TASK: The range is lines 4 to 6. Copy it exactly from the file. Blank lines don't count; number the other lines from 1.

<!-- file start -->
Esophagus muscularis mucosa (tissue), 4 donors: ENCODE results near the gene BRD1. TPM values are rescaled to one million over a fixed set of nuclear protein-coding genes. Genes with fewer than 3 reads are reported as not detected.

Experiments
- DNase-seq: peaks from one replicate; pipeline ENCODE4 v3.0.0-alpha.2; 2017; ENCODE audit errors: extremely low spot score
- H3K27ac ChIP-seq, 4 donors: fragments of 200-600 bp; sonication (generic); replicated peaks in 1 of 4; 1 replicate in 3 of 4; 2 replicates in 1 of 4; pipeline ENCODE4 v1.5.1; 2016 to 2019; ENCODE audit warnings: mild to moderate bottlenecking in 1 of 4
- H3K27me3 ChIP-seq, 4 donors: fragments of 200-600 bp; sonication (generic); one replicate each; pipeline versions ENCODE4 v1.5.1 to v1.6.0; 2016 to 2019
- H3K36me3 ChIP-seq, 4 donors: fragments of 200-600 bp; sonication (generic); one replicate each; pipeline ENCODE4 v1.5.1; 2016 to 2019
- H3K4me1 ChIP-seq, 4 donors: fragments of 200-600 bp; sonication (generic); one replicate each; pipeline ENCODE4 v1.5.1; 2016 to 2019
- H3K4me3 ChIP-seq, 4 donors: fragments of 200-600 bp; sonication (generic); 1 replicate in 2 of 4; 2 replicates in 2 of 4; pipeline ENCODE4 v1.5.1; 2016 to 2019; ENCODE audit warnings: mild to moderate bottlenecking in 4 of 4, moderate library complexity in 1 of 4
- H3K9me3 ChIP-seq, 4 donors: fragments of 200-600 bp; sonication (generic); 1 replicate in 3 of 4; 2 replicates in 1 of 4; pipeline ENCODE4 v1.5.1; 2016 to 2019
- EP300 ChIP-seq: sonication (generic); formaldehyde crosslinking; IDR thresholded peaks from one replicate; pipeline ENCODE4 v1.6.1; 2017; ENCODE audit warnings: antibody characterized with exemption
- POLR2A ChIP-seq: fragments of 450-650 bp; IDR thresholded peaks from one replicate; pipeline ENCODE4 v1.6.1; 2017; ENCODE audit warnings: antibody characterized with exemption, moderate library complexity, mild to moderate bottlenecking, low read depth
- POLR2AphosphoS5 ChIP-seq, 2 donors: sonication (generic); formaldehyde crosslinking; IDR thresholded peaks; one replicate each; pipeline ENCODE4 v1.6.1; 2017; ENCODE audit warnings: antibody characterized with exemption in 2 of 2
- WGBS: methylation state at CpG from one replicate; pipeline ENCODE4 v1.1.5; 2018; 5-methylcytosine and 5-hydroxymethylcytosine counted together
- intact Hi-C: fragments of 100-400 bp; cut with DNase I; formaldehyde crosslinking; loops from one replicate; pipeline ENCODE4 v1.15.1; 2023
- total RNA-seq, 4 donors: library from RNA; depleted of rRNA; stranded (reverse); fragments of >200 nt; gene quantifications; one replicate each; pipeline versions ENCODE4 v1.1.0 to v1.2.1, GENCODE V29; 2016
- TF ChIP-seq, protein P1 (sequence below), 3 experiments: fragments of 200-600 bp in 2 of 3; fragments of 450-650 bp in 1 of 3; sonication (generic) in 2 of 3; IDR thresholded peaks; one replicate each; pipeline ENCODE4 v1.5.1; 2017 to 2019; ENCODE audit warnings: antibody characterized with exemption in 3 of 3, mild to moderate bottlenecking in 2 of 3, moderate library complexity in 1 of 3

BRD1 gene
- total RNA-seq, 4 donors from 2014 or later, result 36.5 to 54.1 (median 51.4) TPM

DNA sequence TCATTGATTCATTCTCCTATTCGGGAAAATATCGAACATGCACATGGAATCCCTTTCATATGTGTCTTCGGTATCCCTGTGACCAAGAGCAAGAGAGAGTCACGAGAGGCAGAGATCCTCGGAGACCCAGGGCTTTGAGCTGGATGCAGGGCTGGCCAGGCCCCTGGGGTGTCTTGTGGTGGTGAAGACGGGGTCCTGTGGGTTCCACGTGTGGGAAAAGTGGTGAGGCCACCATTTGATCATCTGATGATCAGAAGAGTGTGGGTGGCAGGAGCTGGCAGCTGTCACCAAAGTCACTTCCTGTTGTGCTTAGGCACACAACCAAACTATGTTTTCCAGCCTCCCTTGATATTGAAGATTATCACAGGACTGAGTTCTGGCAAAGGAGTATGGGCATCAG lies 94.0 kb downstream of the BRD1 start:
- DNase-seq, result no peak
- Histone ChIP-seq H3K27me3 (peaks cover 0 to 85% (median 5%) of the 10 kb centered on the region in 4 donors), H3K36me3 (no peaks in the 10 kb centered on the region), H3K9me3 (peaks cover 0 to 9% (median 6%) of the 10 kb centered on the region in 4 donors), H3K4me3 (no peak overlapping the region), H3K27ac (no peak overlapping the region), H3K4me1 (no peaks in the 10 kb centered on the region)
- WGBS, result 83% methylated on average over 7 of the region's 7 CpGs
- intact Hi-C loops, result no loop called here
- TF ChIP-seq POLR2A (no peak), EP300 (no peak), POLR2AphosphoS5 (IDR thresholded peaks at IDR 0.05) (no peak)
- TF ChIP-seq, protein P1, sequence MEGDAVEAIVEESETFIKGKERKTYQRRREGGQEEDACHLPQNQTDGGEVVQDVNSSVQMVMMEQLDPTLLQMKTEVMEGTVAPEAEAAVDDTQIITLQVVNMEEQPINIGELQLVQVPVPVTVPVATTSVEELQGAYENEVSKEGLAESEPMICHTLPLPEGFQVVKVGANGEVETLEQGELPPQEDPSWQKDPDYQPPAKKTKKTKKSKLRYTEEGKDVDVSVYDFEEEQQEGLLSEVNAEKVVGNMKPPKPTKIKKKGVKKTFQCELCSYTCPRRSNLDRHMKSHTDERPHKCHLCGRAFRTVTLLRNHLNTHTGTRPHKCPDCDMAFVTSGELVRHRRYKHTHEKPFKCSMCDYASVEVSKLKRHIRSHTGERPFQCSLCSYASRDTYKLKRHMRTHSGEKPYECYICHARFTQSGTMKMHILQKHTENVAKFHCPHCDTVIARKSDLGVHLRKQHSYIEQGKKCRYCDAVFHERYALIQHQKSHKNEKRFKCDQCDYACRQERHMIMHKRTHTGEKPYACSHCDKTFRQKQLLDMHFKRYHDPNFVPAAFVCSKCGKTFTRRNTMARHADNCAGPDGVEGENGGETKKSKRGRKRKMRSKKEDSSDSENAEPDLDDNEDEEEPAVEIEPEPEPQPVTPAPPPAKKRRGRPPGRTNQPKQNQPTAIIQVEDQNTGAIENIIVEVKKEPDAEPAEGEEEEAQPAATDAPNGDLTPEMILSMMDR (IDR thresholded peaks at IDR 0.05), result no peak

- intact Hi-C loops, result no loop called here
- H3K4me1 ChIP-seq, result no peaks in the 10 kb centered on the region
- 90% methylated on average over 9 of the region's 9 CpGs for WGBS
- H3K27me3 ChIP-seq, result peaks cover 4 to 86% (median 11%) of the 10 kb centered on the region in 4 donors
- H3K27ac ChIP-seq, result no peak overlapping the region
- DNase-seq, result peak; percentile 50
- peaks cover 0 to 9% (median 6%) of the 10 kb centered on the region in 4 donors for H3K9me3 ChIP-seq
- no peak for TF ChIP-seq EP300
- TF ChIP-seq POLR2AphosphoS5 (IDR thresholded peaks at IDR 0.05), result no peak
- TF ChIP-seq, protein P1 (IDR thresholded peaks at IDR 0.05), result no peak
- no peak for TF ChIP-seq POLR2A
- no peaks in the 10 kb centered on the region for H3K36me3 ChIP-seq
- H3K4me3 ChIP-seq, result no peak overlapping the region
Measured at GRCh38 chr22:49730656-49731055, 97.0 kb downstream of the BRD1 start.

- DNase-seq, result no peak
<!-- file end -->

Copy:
- H3K27ac ChIP-seq, 4 donors: fragments of 200-600 bp; sonication (generic); replicated peaks in 1 of 4; 1 replicate in 3 of 4; 2 replicates in 1 of 4; pipeline ENCODE4 v1.5.1; 2016 to 2019; ENCODE audit warnings: mild to moderate bottlenecking in 1 of 4
- H3K27me3 ChIP-seq, 4 donors: fragments of 200-600 bp; sonication (generic); one replicate each; pipeline versions ENCODE4 v1.5.1 to v1.6.0; 2016 to 2019
- H3K36me3 ChIP-seq, 4 donors: fragments of 200-600 bp; sonication (generic); one replicate each; pipeline ENCODE4 v1.5.1; 2016 to 2019